So the concept of “career” to me has become something much wider than my day job, or my passions, or anything else for that matter. I look at ways to improve myself and my skillset outside of my career by investing in myself. But I try to do it in way that provides me ways to integrate those interests back into my day job. About 5 months ago I started a personal development blog called Black Belt Guide. I have trained in Karate and also taught it for over 25 years. I always wanted to share the principles of martial arts but in a way that could be useful to anyone. I also enjoy writing. So the blog has provided a creative outlet for me which is something I was seeking.
Build Professional Skillsets Through Outside Activities
But I didn’t just start the blog for that reason alone. I wanted to learn about web 2.0 technology and the social web. Even though I work in technology neither of those areas are part of my day to day job: but they are going to be. So rather than trying to just “read about it” I used the blog as a way to learn simply by participating and working with technology like WordPress, Twitter, Facebook, etc…
Create Options for Yourself
In addition, I wanted to create a “brand” for myself. It was obvious that I could create such a brand in my day job, or that it would be memorable. But by tying the blog back to something that was both a little unusual and important to me, I have started to realize a return on that investment in a very personal way. This now gives me options. The involvement in blogging has served multiple needs personally and professionally. And I can leverage this experience, which I very much enjoy, directly into my work life through multiple areas.
Personal Investments Pay Professional Dividends
I was recently on a business trip and had a meeting with a potential customer. When I arrived my host said “Your blog is terrific, I feel like I already know you. I trained in martial arts as a kid.” I was a bit stunned, my blog is hardly popular (he later told me it is his policy to “google” all his vendors). The meeting went well as the “rapport” already existed even though I had never met this person face to face. We talked for 30 minutes about martial arts, blogging and personal development before we got to the business at hand. It’s not very common in a sales and business development situation where the buyer wants to talk about you as an authority figure.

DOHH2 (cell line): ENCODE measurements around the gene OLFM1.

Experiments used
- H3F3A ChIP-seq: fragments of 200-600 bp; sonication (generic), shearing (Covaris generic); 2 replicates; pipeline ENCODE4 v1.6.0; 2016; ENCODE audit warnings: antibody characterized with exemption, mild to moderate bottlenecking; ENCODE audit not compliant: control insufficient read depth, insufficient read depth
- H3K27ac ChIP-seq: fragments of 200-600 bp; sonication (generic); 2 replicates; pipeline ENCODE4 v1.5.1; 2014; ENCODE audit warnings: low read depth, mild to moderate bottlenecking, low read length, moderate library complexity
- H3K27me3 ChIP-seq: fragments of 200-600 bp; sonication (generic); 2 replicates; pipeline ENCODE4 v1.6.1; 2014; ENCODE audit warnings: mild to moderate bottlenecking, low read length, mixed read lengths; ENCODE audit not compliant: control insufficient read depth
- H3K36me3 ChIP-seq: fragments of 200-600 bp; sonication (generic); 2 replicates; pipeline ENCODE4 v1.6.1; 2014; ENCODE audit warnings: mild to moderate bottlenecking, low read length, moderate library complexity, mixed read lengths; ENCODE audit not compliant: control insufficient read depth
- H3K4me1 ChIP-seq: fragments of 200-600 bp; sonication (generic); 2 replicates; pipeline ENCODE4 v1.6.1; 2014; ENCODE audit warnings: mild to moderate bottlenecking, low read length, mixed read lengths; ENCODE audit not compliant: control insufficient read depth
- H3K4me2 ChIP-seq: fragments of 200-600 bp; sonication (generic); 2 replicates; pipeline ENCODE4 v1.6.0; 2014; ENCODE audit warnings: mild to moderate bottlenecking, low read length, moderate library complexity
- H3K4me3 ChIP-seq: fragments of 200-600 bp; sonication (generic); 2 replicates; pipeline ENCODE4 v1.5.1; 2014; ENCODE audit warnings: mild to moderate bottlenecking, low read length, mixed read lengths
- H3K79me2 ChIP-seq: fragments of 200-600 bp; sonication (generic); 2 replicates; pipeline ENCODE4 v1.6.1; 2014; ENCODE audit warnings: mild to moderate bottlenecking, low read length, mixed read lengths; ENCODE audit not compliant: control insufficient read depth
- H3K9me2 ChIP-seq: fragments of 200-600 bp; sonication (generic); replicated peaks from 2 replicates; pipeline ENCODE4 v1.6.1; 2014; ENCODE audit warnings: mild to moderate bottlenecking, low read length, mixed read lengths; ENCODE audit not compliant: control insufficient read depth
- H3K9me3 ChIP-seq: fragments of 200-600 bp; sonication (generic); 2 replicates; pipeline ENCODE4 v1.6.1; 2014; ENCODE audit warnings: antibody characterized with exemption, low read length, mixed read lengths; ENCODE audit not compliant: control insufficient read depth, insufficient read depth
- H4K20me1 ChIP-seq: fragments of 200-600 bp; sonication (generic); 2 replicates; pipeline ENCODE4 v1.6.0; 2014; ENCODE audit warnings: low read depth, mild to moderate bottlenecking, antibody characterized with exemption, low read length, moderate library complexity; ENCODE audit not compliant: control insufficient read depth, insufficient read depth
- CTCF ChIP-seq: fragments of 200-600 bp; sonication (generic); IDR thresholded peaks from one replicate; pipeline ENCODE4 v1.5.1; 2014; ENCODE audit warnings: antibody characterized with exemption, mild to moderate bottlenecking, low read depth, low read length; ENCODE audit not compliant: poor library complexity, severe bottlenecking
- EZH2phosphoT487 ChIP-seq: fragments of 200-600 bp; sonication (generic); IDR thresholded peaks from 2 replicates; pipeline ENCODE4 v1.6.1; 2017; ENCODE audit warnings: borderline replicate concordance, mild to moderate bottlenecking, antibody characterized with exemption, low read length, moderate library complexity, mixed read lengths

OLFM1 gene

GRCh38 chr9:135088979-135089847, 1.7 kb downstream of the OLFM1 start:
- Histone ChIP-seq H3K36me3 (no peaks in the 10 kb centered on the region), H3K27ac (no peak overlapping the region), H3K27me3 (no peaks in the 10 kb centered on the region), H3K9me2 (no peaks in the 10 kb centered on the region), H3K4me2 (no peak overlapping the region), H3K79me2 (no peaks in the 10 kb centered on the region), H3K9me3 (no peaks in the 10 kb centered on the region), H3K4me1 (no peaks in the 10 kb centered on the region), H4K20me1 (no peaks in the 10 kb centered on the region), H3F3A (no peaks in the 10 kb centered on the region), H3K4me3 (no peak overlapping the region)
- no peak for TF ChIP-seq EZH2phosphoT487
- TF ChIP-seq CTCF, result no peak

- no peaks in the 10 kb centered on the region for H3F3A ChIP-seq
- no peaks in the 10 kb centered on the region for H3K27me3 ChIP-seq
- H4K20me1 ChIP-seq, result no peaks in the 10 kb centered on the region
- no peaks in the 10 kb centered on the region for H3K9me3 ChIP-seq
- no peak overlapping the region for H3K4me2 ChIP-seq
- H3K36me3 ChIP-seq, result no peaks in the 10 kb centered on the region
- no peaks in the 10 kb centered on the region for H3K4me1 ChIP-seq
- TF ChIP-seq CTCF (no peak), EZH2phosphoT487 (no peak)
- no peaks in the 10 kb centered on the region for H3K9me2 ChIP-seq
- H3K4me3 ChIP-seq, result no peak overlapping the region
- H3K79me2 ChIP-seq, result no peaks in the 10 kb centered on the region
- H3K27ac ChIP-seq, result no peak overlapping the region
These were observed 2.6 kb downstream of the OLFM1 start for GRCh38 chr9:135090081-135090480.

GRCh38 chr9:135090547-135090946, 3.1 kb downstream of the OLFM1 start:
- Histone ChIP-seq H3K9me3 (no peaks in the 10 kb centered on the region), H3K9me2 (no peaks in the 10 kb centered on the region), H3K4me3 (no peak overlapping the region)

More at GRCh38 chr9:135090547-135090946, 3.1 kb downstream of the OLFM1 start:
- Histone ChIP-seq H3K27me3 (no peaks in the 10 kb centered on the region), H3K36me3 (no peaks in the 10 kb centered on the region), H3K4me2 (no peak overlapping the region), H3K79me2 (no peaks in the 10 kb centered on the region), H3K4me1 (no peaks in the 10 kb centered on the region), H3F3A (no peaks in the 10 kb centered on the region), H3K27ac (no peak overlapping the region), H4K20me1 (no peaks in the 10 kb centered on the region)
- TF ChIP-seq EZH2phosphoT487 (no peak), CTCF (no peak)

Find Different Kinds of Work Outside of Work
I hope my approach offers some clues as to how you can innovate in yourself, grow professionally and find career meaning regardless of the work you do. Here are some thoughts to help you start view work and growth a little differently.
- Don’t view your work as the sole definition of how your life is defined or how you are perceived.
- Your career is more than just your day job. Find ways to expand outside your comfort zone to learn and grow.
- Passion is important so find outlets for it. Just don’t misplace its importance for having a fulfilling career.
- Look for opportunities to inject the things that interest you into your current work situation, even if they don’t apply right away or are obvious to you.
In addition to his challenging business schedule, Marc is a 4th degree black belt in Japanese karate, and blogs about personal development at www.blackbeltguide.com. You can follow Marc on Twitter @marcwinitz, or subscribe to his RSS Feed.